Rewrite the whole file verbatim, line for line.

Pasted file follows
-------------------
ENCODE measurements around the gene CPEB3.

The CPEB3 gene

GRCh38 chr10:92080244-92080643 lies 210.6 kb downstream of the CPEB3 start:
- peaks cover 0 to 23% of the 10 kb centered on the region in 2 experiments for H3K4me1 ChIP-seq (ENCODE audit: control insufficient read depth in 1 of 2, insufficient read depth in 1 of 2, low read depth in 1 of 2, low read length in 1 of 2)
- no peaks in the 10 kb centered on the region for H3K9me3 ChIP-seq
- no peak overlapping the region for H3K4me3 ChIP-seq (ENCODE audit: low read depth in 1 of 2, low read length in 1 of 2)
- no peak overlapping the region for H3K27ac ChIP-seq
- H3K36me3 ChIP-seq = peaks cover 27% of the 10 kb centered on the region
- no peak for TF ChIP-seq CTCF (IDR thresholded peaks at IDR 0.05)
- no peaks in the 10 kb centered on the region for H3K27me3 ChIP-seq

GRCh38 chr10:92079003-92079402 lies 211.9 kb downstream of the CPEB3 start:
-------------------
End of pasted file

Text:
ENCODE measurements around the gene CPEB3.

The CPEB3 gene

GRCh38 chr10:92080244-92080643 lies 210.6 kb downstream of the CPEB3 start:
- peaks cover 0 to 23% of the 10 kb centered on the region in 2 experiments for H3K4me1 ChIP-seq (ENCODE audit: control insufficient read depth in 1 of 2, insufficient read depth in 1 of 2, low read depth in 1 of 2, low read length in 1 of 2)
- no peaks in the 10 kb centered on the region for H3K9me3 ChIP-seq
- no peak overlapping the region for H3K4me3 ChIP-seq (ENCODE audit: low read depth in 1 of 2, low read length in 1 of 2)
- no peak overlapping the region for H3K27ac ChIP-seq
- H3K36me3 ChIP-seq = peaks cover 27% of the 10 kb centered on the region
- no peak for TF ChIP-seq CTCF (IDR thresholded peaks at IDR 0.05)
- no peaks in the 10 kb centered on the region for H3K27me3 ChIP-seq

GRCh38 chr10:92079003-92079402 lies 211.9 kb downstream of the CPEB3 start: